Michael Bratman (Bratman 1999) argues that Davidson’s theory of intention faces a pair of difficulties in dealing with the problem of “Buridan’s Ass.” The difficulties are the result of an overly weak conception of the role of intentions and plans in practical reasoning. Davidson’s theory seems unable to accommodate the possibility of a future intention in the face of equally desirable options, and his theory cannot ensure that rational intentions are agglomerative. Even including plans, as Bratman argues, fails to solve the seemingly insoluble problem of choice without preference. Smith may plan to take the first job offered to him, but she still would have no reason to take that job because she sees the other job, i.e., the one that was not offered first, as equally desirable. So, Bratman’s theory of intentional planning fails Smith just as much as Davidson’s theory of intention fails.

Davidson’s account of an all-out desirability judgment, the crucial com- ponent in his theory of intention, is implicitly comparative. Comparisons can be either weak or strong. If Davidson’s account sees A-ing as a weak comparison, then A-ing is “at least as desirable as its alternatives.” If Davidson’s account sees A-ing as a strong comparison, then A-ing is “strictly more desirable than its alternatives” (Bratman 1999, 219). The question becomes: which type of comparison does his theory of intention require?

If Davidson’s theory requires for future intentions the weaker type of comparison, then Smith both intends to work for Jones and intends to work for Doe. Since Smith knows that she cannot work for both firms, this account is incorrect. On Davidson’s view, it seems that Smith can intend to work for Jones and intend to work for Doe without, at the same time, intending both to work for Jones and Doe. Davidson’s account violates a natural constraint that rational intentions should be agglomerative, the belief that an agent may intend to A and B (collectively) if an agent intends to A and intends to B (individually). So, Davidson’s theory cannot require for future intentions the weaker type of comparison.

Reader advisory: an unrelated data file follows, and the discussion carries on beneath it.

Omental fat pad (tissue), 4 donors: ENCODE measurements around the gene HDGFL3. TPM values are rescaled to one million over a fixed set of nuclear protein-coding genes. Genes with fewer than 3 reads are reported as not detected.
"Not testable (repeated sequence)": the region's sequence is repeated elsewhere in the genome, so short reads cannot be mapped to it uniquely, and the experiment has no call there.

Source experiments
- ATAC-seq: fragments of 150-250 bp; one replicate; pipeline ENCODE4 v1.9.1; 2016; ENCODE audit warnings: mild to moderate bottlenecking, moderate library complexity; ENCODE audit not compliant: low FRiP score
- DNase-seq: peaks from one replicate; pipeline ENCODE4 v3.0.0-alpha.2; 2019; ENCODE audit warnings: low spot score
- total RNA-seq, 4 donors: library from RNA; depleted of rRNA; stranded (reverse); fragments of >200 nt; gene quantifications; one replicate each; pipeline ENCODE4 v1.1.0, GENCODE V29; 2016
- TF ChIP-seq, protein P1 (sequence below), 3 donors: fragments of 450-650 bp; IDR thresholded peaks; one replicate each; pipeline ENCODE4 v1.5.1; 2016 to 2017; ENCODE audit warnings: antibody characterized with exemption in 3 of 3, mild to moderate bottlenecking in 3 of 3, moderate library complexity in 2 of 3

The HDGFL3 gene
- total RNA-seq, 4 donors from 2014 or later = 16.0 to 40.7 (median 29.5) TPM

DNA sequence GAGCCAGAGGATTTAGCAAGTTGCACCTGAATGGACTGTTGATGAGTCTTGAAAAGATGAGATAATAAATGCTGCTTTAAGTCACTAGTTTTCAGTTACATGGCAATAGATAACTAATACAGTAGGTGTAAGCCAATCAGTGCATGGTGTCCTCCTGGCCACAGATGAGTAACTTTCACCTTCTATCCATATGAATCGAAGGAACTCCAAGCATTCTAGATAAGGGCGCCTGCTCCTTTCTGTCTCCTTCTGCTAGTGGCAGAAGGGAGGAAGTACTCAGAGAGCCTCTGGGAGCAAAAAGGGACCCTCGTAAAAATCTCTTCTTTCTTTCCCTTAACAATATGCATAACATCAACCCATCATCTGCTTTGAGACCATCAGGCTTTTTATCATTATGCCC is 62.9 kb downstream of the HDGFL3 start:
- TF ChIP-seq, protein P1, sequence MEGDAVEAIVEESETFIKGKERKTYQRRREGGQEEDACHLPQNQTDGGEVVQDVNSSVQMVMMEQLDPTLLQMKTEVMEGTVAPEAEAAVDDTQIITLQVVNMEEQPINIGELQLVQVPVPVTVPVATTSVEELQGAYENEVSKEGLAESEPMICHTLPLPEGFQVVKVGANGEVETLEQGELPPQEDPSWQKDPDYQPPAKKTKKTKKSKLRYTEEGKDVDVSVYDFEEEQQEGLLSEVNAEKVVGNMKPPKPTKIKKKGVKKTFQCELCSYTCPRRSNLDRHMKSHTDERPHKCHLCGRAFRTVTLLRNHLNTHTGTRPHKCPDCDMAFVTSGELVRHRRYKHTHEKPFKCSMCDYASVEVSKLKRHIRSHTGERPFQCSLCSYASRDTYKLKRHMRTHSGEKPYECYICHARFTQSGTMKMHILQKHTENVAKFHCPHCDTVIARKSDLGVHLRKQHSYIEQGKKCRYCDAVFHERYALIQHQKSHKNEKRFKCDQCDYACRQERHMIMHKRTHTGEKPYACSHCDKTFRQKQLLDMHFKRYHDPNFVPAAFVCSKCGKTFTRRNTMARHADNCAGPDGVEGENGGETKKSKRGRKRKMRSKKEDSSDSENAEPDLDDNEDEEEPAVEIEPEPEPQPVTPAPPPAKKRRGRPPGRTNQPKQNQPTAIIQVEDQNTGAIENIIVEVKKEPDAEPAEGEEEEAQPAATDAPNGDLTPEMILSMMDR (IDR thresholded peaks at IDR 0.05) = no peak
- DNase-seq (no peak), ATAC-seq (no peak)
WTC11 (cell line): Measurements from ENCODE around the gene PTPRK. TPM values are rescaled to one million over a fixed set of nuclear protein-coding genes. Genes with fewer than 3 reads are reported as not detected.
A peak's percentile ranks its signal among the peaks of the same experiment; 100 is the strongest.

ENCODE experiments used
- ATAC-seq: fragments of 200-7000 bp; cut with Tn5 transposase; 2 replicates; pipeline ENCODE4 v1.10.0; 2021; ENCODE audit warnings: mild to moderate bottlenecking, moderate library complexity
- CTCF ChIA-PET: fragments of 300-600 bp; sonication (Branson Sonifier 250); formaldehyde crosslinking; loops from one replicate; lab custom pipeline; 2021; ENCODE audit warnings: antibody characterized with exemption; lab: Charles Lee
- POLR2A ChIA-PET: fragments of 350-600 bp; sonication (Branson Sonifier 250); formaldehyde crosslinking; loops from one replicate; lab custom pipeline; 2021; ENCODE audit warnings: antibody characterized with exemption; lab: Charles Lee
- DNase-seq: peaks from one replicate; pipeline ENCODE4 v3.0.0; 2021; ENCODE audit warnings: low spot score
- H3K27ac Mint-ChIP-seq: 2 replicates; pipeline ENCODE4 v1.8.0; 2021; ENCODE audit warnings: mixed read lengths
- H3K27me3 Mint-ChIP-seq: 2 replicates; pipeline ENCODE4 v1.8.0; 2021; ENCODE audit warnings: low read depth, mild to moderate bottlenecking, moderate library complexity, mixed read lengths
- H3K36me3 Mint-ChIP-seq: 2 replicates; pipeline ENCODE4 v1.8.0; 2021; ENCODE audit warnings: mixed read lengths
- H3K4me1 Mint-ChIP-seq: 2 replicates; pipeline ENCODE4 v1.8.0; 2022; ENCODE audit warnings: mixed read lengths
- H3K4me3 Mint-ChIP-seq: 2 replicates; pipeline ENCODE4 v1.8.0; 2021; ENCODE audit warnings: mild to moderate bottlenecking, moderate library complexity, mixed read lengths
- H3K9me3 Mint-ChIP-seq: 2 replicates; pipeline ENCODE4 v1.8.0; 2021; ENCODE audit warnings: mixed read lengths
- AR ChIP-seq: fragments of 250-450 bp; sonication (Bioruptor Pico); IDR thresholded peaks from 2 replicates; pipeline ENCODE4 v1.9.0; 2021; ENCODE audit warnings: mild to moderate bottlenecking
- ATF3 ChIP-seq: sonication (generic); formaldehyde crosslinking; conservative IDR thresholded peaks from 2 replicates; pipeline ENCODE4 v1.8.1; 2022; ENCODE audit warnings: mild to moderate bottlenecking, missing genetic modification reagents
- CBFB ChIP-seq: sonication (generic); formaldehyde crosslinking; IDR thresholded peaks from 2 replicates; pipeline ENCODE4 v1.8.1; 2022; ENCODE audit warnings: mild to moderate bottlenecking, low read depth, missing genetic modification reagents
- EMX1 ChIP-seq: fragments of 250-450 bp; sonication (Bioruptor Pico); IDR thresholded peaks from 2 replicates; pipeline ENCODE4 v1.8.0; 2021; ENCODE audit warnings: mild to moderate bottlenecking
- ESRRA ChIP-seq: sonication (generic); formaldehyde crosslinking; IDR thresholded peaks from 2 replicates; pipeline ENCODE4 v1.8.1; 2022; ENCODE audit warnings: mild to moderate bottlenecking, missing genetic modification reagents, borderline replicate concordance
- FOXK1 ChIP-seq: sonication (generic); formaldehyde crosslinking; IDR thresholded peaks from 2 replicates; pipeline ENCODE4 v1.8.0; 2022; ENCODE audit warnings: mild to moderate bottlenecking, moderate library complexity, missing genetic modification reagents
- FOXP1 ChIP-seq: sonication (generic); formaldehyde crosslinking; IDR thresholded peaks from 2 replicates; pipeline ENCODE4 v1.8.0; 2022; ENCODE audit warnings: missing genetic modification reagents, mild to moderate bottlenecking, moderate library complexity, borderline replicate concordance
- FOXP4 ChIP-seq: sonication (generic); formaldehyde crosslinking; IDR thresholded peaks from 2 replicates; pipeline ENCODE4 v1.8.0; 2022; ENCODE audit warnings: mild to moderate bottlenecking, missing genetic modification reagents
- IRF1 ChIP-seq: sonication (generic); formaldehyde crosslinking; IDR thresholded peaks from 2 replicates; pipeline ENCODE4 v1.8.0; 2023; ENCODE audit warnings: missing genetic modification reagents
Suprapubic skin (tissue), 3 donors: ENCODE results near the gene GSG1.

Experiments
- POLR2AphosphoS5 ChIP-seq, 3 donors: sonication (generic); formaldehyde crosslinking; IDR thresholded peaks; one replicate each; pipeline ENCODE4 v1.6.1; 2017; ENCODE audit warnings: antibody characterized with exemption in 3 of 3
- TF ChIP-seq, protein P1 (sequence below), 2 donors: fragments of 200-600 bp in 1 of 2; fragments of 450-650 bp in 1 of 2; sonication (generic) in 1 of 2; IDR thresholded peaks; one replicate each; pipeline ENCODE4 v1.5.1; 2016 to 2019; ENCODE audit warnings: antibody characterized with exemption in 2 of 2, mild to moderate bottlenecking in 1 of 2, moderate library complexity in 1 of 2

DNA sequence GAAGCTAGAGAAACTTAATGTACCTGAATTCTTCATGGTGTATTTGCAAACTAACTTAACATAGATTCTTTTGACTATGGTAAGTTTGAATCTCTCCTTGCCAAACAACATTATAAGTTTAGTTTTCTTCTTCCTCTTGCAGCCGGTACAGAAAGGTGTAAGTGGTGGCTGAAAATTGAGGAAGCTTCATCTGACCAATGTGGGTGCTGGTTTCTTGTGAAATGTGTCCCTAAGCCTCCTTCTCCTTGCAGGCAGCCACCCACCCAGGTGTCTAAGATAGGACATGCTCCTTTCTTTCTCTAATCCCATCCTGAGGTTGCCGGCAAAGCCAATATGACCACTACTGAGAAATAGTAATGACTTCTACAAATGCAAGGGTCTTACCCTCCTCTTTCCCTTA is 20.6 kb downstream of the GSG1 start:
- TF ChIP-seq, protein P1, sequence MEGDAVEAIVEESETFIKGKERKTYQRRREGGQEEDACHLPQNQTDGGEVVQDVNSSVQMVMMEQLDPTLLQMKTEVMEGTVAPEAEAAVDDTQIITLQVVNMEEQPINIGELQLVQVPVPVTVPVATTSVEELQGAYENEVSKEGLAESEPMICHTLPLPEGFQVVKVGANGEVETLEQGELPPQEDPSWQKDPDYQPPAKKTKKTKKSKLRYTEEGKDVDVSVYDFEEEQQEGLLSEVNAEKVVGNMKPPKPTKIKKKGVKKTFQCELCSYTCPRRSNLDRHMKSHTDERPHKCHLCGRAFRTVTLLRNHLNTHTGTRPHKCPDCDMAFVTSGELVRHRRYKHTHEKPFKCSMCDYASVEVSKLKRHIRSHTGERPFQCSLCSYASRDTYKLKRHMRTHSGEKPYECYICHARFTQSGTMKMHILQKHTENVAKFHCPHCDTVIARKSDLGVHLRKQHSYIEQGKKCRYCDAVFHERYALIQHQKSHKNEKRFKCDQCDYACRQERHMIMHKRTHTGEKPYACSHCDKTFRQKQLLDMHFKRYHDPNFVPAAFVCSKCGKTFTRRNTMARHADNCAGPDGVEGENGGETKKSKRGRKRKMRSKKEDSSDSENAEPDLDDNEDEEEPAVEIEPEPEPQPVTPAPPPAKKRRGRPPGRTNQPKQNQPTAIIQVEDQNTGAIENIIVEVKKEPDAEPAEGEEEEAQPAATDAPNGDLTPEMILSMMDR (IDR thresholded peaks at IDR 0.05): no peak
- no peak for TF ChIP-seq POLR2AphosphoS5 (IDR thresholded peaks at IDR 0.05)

This leaves the stronger type of comparison as a requirement. Smith can decide which firm to work for, but continue to see each option as equally desirable. For Smith to decide to work for Jones even though she does not judge all-out that so acting would be strictly more desirable, the intention prescribed by Davidson’s theory fails to satisfy the demands of a strong comparative evaluation.

Davidson attempts to extend the materials present in his account of intentional action to an account for future intentions, but this is a thin con- ception of the role of intention because a theory of future intention must explain why we bother to form them. Bratman believes forming future in- tentions is a part of larger plans whose role is to aid coordination of our activities over time. Future intentions require the formation of further in- tentions and constrain the formation of other intentions. This means that future intentions play a crucial role in the “on-going creation and adjust- ment of our plans,” (Bratman 1999, 233) which is exactly what Davidson neglects in his theory.

Bratman’s analysis implies that Davidson has placed restrictions on what may reasonably be considered in forming future intentions (Bratman 1999, 217-219 and 222-224). Davidson, however, never restricts his theory in the way Bratman suggests. Textual evidence shows that Davidson (2001) leaves room for the role of plans as a part of a theory of future intention. An all-out judgment should take account of all an agent’s relevant beliefs and desires.